Learn Stuff. Drink. Learn More Stuff. Drink More.

My first beer was a Blue. That’s what we call it in Canada, not a Labatt’s Blue, just Blue. Then I became a Molson Canadian girl. Eventually, a few independent breweries opened up in Toronto, but then I moved to the States and started drinking wine.

Although my beer palate was still pretty raw I knew, even then, that the American mass market beers were undrinkable. My mantra was, in fact, “American beer sucks.” In the late 90’s I discovered craft beer at The Big Hunt, in Washington DC—a bar with a row of taps pulling interesting beers with actual flavor. Some I liked, some I didn’t. The problem: I just didn’t know why.

Cut to many, many years later, where craft beer is the norm and I got educated. Thanks to my now-husband and his craft beer swilling friends I learned what different beers were and why some made my taste buds leap for joy and other made them weep for mercy.

If you are new to craft beer the first key is to learn beer styles. Sounds easy. It’s not. Mainly because the categories are constantly evolving and it’s no longer, lager, pilsner, stout, and ale. It’s lager, pilsner, stouts, porters, ales, IPAs, Imperials, Saisons, Goses, Belgians, Bocks and Double Bocks, Wheats and Sours and the list goes on.

The second key is to find out if you are a hop person or not. Hops are what make an IPA an IPA (India Pale Ale. It no longer has anything to do with India or being Pale). IPAs are now the thoroughly American beer (suck it Budweiser). Hops are plants that flavor the beer and act as a stabilizer. I don’t like hops. They taste like soap in my mouth. I ordered IPAs for years not knowing that hops were the main flavor. I did the math: IPA = Hops = Naomi Doesn’t Like.

Hops are in all beers—it’s just about how much and when in the brewing process they are added and where they are from. Hops are a book unto itself.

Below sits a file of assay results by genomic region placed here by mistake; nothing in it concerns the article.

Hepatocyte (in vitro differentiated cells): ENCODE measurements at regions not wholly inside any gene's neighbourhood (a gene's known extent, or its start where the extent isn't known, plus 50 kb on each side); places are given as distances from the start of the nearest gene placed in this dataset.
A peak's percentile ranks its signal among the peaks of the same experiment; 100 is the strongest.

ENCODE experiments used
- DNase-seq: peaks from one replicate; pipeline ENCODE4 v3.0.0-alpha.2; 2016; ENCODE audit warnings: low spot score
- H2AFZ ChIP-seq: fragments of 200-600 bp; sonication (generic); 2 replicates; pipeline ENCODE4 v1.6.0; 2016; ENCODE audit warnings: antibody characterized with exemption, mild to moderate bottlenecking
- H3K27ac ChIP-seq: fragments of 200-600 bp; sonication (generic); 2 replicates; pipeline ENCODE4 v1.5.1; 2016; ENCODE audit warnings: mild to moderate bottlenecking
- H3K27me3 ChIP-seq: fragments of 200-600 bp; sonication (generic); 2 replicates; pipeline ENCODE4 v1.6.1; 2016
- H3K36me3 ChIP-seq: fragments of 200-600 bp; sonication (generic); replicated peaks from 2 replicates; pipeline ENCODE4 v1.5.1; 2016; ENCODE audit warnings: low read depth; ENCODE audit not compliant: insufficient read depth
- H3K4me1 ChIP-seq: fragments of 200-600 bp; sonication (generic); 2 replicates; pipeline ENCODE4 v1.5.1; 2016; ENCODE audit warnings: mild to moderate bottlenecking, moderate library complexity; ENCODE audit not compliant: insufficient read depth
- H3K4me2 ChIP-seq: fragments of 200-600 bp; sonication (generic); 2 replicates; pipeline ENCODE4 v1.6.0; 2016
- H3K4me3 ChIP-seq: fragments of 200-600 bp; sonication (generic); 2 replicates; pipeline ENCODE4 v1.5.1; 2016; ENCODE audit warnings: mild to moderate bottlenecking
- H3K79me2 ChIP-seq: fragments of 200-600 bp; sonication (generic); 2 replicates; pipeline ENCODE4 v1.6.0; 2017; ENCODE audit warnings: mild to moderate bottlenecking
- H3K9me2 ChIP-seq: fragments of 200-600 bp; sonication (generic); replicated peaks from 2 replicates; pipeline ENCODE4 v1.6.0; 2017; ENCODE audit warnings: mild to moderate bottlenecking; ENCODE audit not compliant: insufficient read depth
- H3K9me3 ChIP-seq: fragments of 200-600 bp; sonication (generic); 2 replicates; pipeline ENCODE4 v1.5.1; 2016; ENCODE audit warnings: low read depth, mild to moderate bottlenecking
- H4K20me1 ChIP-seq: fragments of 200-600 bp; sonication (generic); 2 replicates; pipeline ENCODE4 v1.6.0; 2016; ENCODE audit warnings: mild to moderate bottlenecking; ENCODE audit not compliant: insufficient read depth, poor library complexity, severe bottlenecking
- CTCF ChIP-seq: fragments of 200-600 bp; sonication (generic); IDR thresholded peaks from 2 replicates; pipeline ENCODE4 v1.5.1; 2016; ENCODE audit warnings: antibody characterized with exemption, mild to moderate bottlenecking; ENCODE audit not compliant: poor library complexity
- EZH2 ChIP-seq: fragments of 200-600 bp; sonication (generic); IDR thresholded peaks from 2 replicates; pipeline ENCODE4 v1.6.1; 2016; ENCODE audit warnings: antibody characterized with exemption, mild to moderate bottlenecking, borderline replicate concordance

One book that helped clarify craft brewing for me, was Craft Beer World: A guide to over 350 of the finest beers known to man, by Mark Dredge. For me it wasn’t so much about the beers themselves, but how he breaks down each category and explains the history and process. He writes in an easy, accessible style and there are infographics (hooray) and lovely illustrations. He talks about the evolving state of beer, and that the “best” beers are truly subjective. It’s a good, solid, interesting read if you are trying to figure out this whole craft beer thing.

So, my point is this. If you are at a bar, and you try a beer, and you find out “hey, it’s Belgian style ale, I like that” find out what’s in that beer, and in doing so you will learn the language of beer, and then move on from there. And if you like hops? Well, this is your time, go forth and conquer. I myself will stick to a nice, tart, Gose.

-Naomi Major, Contributing Writer

Naomi Major has written for Popular Science Magazine, American Photo and The Forward. A sampling of her past employers include Gotham Chamber Opera, The World Science Festival, Grey Advertising and Jewish Living Magazine. She dreams of moving to a farmhouse in France where she would make cheese and her husband would cure meat.